Recycling kingpin proves one man's trash is another's treasure

Houston, Texas - Plastic can be useful as a common packaging material, but it does tend to pollute the ocean and take up space in the dump. TAG24 NEWS spoke with Rick Perez, an industry leader who has spent over 30 years trying to lower plastic's harmful impact on the environment by recycling to turn a profit.

Perez and Avangard are looking to shred more plastic in a circular economy.
Perez and Avangard are looking to shred more plastic in a circular economy.  © Avangard Innovative

Perez, CEO of Avangard Innovative, immigrated to the US from Mexico when he was 8 years old. Viewing the county's waste problems with fresh eyes helped him turn him into one of the biggest players in the recycling game today.

Perez started small with a big vision in 1986, years before Avangard Innovative was born.

"I started the company with a phone and fax at my parents’ house with $1,000 back when recycling was not so sexy and there was really not a big focus on it at all," Perez once told Recycling Today of his first venture.

20 years later, Perez merged his company with Avangard Industries Ltd. and became CEO of Avangard Innovative.

The company snags plastics, metal, and other recyclables before they get dumped into landfills, and uses industrial-grade shredders and machinery to turn them into sellable blocks, pellets, or resin that companies reuse for new products or packing materials – making a big impact for climate action.

Perez told TAG24 that he has his eyes on the big picture of a circular economy for recycling, which needs more companies to see the dollar signs in the piles of plastic that end up in the dump.

"To really make change at scale, you have to be able to make it economically make sense for the whole supply chain," he said. "We've been doing that for 30 years, and we've been working on how to really capture recyclables and make them valuable."

"You go and educate companies, we call them environmental partners, to make sure that the product that we get can convert back to a product that can get right back into the supply chain, that goes right back to the consumer," he explained of his company's method to getting others on board. "And we do it all over again. That's what we mean by monetizing recyclables in moving the circular economy forward."

Getting in on the movement

Avangard Innovative's CEO Rick Perez built a huge recycling business, and started with only $1,000.
Avangard Innovative's CEO Rick Perez built a huge recycling business, and started with only $1,000.  © Avangard Innovative

Avangard isn't just a small Texas recycling operation. It's now so big that naming its many partners would take all day.

"We partner up with, for example, Home Depot, Whole Foods, Amazon," Perez said. "We have about 20,000 locations that feed into our network from so many partners. You name it, from beverage, to food packaging, to furniture packaging, to automotive."

Two big names that stand out: Dow Chemical, a major manufacturing player, and new partner Hi-Cone, which recycles the six-pack plastic rings which all too often end up in landfills or worse, around animals' necks.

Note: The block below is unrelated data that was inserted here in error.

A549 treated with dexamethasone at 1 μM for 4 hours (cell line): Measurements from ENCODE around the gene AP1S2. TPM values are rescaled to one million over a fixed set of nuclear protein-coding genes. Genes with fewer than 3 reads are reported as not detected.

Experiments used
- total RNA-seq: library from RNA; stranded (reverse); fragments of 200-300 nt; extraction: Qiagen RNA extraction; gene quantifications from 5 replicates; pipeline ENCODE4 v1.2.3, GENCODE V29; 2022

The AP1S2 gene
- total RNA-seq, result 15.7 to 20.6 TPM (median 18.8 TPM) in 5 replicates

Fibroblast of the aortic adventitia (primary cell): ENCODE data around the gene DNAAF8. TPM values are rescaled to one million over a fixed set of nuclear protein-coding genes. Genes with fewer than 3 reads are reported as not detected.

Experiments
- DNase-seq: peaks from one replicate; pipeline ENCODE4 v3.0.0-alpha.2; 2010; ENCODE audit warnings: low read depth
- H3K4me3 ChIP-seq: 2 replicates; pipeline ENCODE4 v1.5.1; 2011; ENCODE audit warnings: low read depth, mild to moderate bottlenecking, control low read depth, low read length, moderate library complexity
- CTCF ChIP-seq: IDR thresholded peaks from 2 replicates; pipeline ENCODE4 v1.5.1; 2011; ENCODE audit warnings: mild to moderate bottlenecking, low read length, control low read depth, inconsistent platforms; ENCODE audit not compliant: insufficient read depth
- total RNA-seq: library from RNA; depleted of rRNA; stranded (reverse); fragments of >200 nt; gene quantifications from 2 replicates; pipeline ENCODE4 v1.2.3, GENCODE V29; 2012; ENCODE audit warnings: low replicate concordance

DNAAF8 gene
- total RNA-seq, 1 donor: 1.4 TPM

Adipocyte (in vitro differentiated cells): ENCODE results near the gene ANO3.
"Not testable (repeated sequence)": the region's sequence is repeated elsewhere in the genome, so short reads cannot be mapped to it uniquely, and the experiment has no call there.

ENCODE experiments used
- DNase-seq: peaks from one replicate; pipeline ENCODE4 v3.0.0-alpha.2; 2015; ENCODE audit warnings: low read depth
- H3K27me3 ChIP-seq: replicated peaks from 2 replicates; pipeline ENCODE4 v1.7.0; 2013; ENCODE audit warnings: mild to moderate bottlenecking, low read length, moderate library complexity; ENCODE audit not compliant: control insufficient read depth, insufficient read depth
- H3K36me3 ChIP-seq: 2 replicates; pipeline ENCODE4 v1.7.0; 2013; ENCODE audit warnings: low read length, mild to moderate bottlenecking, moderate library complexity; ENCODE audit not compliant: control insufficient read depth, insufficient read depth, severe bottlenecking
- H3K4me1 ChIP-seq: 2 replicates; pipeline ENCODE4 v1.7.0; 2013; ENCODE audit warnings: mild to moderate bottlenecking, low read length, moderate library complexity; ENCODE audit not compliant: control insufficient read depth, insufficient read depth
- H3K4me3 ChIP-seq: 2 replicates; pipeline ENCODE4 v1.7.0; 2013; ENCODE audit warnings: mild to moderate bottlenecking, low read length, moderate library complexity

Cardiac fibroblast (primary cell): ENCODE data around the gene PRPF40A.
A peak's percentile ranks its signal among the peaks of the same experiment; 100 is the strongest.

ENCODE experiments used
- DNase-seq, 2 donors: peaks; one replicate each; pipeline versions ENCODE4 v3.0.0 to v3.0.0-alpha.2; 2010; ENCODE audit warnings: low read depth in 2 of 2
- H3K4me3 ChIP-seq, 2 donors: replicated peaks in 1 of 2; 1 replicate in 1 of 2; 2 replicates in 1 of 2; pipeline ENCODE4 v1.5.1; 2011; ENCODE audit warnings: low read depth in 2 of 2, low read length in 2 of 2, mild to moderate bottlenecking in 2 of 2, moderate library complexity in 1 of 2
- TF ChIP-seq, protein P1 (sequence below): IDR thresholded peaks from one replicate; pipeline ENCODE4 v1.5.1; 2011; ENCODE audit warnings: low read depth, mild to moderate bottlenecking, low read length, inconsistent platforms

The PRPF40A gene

The partners help feed recyclables into Avangard's facilities. The company also uses "MERVs," material recovery facilities, to sort through garbage and capture useful products before they end up in a landfill.

Then the company's machines rip up, compress, or melt down disregarded materials into a useful type of plastic. At the end, Avangard gets a basic plastic mix to sell back to companies that make packaging or other products.

"It's a blend. We call it a recipe," he explained. "We're doing over 120 million pounds of flexible packaging today that's going right back into Dow Chemical, Hi-Cone."

One tricky hurdle to recycling such a large amount each day is getting people and companies to recycle in the first place.

"If you make [recycling] hard, you know where the default goes to? It's called 'Trash,'" he said. "Waste companies now even today realize that putting plastic in a landfill doesn't make sense. There are so many landfills that I think it's gonna be harder and harder to keep digging holes and putting things into the ground."

Looking to the future

Shredded plastic moves along a conveyor belt before the next recycling step.
Shredded plastic moves along a conveyor belt before the next recycling step.  © Avangard Innovative

Perez wants to keep motivating companies to push past challenges to move a circular recycling economy forward. A first step is to design products with a long lifecycle in the first place, and ones that are easily recyclable.

"First and foremost, we always believe in making every product that can, at the end of its life, be recycled," he said of Avangard's mission.

Partners even check in with his recycling company to try to make better products, a huge win.

"Brand owners are even sending us product before they send it out to consumers to make sure it can be recycled, and we're part of that solution."

Perez has seen the reusables industry change before, and noted that Avangard is prepared to change with it, and for the planet and consumers' benefit.

"We will adopt any packaging that will be better for the environment, user-friendly, and that we can capture," he said.

After decades of rising to the top of the industry, Perez's ambition is simple, and personal.

"I want to leave this place better for the next generation and my children," he said. "I want to make sure to encourage people and educate on what we can do, because a lot of people don't believe recycling is real. And I'm here to tell you: It is real."

Like other companies who've taken the dive into sustainable production, Avangard Innovative has shown that climate action can make money, and help our future too.

Cover photo: Avangard Innovative

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